How Humans of New York Raised $1 Million Overnight for MSK Pediatric Neurosurgeon

Mark Souweidane, DIPG specialist and pediatric neurosurgeon at Memorial Sloan Kettering Cancer Center

Mark Souweidane's promising DIPG treatment is currently being studied in a clinical trial. More than $1 million donated by readers of Humans of New York will go toward improving his trial. Photo by Brandon Stanton.

Until just a few months ago, Memorial Sloan Kettering pediatric neurosurgeon Mark Souweidane had never even heard of the website that would give new vigor to his life’s work.

“I didn’t know anything about Humans of New York — at all,” he says.

But photographer Brandon Stanton, who runs the online photo essay phenomenon, knew that interviewing Dr. Souweidane would be integral to the pediatric cancer series he was shooting at MSK.

The impact of Dr. Souweidane’s interview was beyond what anyone could have imagined. In just one night, readers of the series donated what had previously taken Dr. Souweidane ten years to earn for research into a fatal pediatric brain tumor called diffuse intrinsic pontine glioma (DIPG). DIPG is very hard to treat because it’s located in an inoperable part of the brain. Children who are diagnosed with it tend to live just a year or less.

But there is hope, via a clinical trial that Dr. Souweidane oversees. One girl who has received this experimental treatment, in which chemotherapy is injected directly into the brain tumor, has now been alive nearly four years post-diagnosis — three years beyond expected survival.

Sharing His Story with Brandon Stanton

Mr. Stanton learned of Dr. Souweidane’s work during an interview with MSK pediatric oncologist Kim Kramer. Days later, Dr. Souweidane was fielding questions from Mr. Stanton in his clinic. They talked for nearly three hours.

“It was very easy to speak with him,” Dr. Souweidane recalls of their meeting. “He knows what his readers want to hear about: motivation, frustration, success, failure.”

Dr. Souweidane says he was grateful that Mr. Stanton gave him the opportunity to unload some of the emotional weight he’s carried in treating children with DIPG over the years. “It was very easy to talk about things that you commonly think about as a physician but don’t really express to your patients, their families, or your colleagues.”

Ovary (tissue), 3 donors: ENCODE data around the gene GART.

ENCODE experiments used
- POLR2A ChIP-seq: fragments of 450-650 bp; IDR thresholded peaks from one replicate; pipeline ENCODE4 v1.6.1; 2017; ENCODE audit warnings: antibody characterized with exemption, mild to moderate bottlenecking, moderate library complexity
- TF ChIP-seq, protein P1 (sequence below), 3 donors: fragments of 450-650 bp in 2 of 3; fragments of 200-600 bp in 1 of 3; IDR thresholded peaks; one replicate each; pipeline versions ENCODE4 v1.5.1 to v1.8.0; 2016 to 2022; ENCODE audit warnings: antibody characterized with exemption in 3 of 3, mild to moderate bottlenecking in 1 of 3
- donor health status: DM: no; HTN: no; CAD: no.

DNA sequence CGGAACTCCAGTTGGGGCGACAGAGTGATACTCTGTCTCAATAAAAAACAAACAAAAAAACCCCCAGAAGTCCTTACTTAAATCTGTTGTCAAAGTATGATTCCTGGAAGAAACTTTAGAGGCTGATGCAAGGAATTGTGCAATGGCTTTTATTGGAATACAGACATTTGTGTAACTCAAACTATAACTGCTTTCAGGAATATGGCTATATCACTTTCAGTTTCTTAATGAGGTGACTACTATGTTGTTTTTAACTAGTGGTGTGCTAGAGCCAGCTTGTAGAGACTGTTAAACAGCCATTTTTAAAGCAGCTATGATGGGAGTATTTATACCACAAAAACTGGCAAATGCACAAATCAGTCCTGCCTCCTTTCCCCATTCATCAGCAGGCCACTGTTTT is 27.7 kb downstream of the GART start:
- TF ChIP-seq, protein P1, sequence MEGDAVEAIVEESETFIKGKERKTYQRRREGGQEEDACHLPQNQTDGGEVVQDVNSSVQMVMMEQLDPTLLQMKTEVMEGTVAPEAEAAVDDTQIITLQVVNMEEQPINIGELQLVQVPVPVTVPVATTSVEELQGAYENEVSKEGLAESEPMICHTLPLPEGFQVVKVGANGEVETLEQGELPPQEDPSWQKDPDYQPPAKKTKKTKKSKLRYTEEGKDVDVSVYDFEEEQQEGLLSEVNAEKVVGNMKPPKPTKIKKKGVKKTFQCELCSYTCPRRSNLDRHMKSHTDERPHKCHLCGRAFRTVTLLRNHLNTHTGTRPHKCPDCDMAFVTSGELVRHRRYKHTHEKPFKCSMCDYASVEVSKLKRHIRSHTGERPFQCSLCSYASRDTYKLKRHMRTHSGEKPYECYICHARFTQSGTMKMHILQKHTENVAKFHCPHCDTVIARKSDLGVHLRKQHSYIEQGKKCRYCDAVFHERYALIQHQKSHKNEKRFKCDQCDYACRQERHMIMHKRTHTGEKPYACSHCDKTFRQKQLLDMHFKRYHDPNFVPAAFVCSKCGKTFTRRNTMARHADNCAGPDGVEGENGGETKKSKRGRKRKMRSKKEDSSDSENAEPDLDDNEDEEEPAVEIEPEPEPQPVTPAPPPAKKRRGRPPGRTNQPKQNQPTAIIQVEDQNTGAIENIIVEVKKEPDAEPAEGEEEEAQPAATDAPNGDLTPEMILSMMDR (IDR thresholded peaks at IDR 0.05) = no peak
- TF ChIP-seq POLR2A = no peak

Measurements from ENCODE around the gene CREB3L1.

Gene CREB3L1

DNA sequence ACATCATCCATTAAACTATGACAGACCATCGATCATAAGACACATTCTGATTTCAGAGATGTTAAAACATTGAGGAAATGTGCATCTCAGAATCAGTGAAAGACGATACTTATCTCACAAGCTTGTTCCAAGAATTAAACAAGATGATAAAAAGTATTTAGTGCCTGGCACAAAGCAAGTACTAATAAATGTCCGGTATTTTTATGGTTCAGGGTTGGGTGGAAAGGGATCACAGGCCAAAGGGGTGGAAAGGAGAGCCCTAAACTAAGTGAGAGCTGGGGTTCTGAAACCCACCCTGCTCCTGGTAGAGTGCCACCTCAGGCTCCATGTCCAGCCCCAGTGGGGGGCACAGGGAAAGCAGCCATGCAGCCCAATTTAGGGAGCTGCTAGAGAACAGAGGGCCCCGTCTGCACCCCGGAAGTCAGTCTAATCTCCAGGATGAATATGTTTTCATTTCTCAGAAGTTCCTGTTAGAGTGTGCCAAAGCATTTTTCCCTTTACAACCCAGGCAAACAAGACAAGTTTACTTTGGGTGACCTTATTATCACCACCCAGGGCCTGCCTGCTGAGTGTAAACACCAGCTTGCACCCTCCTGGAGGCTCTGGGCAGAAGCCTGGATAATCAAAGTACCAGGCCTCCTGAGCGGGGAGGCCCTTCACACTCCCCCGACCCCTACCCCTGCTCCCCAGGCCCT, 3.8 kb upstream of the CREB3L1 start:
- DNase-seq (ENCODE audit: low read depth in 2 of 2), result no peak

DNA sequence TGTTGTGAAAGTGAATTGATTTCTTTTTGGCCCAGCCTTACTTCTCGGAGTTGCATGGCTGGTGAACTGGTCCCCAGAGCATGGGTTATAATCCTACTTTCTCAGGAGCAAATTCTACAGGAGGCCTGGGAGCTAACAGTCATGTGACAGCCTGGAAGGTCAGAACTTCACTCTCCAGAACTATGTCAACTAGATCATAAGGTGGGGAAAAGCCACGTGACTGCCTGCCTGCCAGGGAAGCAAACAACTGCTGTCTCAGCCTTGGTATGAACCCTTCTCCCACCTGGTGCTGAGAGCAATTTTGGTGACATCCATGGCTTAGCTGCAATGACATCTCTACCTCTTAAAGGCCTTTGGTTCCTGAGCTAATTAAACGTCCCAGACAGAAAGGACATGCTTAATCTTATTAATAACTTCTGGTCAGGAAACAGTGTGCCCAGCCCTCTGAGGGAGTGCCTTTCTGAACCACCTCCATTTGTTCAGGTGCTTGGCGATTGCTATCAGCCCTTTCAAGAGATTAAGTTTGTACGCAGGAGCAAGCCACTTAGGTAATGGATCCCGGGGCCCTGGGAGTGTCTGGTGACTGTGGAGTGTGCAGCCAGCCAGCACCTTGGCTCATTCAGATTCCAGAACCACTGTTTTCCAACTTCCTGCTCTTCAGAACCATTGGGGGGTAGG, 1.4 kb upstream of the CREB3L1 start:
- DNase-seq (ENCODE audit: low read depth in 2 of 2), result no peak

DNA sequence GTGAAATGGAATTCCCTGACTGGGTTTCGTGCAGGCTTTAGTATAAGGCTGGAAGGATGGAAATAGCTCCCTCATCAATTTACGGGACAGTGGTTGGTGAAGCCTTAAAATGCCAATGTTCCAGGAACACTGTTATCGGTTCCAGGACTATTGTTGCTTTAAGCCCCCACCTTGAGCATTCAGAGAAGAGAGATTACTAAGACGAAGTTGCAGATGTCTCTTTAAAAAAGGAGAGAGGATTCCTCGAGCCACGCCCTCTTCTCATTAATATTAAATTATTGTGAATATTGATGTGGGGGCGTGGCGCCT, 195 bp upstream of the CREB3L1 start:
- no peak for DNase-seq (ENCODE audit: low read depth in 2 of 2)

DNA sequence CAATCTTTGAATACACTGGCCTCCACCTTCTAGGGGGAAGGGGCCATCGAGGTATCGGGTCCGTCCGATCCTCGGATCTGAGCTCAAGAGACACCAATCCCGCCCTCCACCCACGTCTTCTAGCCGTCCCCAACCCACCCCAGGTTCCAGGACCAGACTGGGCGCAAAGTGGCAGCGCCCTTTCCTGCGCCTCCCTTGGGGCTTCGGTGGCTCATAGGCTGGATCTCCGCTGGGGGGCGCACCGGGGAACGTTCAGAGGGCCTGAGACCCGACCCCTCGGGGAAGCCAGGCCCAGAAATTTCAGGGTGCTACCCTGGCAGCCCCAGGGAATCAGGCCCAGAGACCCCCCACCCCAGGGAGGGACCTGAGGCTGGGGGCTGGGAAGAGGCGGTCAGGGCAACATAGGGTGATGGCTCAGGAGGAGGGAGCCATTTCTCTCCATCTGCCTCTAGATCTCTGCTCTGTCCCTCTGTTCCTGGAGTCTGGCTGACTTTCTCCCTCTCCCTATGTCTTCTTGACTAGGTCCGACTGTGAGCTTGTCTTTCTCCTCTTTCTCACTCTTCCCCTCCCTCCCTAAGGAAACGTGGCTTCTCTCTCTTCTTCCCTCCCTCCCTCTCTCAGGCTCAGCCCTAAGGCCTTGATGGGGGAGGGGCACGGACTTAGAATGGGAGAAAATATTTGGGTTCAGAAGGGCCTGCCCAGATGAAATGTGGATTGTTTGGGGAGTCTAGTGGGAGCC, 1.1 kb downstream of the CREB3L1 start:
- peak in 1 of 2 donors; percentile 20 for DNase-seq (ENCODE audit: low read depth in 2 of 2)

He also said that finding a cure would create some justice after years of challenges. And now, he is closer than ever to getting there.

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Improving a Clinical Trial for Future DIPG Patients

After publishing Dr. Souweidane’s interview, Mr. Stanton closed out his MSK series with the story of Max, one of Dr. Souweidane’s patients who ultimately succumbed to DIPG. Max’s mother spoke about her son’s last days and how raw her grief still felt. The stories inspired a huge number of readers to take action: Overnight, Dr. Souweidane received $1.2 million in donations to help him find a cure for this devastating disease.

In cancer communities, $1 million might not seem like a lot. But for such a rare disease that gets little national attention, “it will change the course of treatment, undoubtedly,” Dr. Souweidane says.

He will put the money toward improving his clinical trial for future patients. “We’re now going to take this to another level,” he says. “We showed that we can do it. Now let’s design it in such a way that we can do it well. Do we add other drugs? Do we give more treatments? Do we treat at an earlier point in time? These are all very, very particular questions.”

The answers, he says, will benefit children worldwide.

“If there’s a 20 percent chance or there’s a 5 percent chance [of success], it’s remarkably different than the status quo,” he says. “And that would be an amazing feat.”

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A Decade of Work Duplicated Overnight

With his new funding, Dr. Souweidane will be able to work toward answers a lot sooner than he thought.